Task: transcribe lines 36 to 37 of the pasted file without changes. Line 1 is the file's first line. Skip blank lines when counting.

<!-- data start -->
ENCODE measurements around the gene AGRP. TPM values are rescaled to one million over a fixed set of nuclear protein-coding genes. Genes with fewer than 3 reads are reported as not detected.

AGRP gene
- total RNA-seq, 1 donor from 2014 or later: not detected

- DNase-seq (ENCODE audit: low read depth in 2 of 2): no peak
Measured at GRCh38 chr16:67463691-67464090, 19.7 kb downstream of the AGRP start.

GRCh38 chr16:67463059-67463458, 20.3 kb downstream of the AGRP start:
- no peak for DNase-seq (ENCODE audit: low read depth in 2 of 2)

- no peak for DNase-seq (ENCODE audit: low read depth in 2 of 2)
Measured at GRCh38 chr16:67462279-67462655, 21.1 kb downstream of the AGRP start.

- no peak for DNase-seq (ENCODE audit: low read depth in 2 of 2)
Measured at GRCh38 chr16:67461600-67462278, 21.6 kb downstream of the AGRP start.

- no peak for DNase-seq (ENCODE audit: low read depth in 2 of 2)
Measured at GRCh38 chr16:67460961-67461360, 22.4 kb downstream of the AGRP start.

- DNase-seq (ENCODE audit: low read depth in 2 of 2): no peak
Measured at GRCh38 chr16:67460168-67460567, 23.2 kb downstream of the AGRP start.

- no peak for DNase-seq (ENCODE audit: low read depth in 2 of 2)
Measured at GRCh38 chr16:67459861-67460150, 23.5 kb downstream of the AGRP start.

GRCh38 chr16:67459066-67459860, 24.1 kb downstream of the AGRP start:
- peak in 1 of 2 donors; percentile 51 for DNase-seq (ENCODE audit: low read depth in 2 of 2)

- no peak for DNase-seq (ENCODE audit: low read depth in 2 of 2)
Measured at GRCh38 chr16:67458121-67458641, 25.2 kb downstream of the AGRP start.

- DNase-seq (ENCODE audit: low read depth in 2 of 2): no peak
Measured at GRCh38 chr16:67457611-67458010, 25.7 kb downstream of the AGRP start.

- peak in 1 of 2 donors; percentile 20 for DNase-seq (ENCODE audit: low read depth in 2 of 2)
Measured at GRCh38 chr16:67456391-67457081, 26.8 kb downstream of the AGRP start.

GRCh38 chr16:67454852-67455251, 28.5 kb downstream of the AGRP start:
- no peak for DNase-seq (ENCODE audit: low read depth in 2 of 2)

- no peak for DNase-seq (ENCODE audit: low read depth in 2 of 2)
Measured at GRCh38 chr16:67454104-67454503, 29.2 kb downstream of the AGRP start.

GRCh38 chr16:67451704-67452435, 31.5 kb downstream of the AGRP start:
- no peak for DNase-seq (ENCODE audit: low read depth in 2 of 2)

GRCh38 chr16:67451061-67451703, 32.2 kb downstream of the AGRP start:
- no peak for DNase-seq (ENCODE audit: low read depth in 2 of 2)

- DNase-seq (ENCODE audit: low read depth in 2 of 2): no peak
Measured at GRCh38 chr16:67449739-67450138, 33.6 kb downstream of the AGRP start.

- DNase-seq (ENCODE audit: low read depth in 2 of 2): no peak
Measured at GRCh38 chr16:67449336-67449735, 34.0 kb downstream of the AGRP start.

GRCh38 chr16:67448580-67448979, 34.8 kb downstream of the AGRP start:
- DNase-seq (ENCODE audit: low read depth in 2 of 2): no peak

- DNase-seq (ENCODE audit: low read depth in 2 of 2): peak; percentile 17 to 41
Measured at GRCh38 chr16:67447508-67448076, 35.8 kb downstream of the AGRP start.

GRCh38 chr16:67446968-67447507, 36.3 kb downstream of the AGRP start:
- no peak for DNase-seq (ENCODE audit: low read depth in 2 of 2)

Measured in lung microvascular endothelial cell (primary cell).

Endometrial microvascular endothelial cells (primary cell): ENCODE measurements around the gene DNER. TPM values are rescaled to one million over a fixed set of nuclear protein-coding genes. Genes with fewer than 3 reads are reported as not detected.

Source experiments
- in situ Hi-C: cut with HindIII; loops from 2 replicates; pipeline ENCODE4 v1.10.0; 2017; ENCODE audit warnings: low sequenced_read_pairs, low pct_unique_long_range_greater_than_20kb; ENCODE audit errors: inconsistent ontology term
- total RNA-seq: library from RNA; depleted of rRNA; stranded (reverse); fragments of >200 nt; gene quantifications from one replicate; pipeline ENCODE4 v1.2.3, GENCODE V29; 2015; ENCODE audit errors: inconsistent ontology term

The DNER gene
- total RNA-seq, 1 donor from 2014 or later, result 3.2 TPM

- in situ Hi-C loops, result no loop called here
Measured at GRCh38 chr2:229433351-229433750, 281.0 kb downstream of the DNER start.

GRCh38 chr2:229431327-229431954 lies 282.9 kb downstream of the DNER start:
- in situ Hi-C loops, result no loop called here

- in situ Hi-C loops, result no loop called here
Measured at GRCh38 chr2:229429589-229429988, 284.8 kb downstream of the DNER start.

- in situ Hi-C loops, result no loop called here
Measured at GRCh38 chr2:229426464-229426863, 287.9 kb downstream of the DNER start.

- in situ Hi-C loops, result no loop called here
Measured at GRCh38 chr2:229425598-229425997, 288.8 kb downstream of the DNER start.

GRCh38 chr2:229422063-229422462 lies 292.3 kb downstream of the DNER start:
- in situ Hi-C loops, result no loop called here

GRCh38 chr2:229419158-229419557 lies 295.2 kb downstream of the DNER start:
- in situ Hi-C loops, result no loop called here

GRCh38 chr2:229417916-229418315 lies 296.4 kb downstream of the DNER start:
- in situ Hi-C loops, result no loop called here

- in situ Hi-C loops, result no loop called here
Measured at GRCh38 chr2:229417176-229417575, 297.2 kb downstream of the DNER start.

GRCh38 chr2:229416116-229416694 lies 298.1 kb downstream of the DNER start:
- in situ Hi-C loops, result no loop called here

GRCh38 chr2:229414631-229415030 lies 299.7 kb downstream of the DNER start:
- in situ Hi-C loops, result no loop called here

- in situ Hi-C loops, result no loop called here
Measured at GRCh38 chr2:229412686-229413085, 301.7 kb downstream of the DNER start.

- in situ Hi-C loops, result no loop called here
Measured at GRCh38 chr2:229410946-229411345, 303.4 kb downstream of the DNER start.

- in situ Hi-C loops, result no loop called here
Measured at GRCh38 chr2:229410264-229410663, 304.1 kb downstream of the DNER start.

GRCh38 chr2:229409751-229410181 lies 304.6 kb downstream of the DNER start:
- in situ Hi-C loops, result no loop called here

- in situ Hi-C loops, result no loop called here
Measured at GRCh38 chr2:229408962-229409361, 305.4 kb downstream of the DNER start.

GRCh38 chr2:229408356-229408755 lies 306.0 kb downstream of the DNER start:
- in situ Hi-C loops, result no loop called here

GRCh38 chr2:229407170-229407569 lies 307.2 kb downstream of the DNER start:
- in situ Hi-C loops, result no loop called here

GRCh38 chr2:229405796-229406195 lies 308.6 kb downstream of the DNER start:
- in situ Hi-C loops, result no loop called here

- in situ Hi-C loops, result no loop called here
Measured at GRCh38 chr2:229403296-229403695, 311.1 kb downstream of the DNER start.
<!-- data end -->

- DNase-seq (ENCODE audit: low read depth in 2 of 2): no peak
Measured at GRCh38 chr16:67449336-67449735, 34.0 kb downstream of the AGRP start.